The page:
An introduction to biological systematics
An introduction to biological systematics

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An introduction to biological systematics

2.14 Summing up

Activity 13

Timing: 0 hours 5 minutes

Dr. Peterson concludes the audio sequence with a summary of all the points covered.

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Transcript: Audio clip 14

Dr. Colin Patterson
I’ll finish by summing up the points we've covered.
The first part of this talk was about Darwin's views on classification, including the point that evolution, or descent with modification, is an explanation for the observed hierarchy of natural groups.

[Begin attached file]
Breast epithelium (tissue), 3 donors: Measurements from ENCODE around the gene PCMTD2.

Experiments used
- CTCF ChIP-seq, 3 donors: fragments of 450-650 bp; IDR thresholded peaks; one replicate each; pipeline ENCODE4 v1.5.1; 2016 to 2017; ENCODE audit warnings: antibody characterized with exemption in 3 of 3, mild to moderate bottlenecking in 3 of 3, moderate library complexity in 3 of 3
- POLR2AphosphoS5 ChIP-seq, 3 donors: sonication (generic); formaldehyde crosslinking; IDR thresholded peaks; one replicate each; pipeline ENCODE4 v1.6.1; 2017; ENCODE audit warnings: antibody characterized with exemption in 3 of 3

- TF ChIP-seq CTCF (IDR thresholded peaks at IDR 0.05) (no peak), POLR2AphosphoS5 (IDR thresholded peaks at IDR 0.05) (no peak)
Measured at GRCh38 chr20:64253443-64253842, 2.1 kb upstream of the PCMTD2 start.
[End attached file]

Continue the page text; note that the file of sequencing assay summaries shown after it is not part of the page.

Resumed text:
The next part was about the meaning of relationship - does it just mean similarity, or does it mean what Darwin called ‘propinquity of descent’? We settle for propinquity of descent, or closer common ancestry.
Then we got to the problem of how you infer relationships of common ancestry, with the idea of shared derived characters, synapomorphies, as the key, and two methods of identifying shared derived characters, by ontogeny or development, and by outgroup comparison. We used higher primates as an example, and touched on how homology is deduced from congruence of characters, and how a cladogram is converted into a classification, with the distinction between monophyletic and paraphyletic groups.
And finally there were a few thoughts on the use of cladograms in biogeography.
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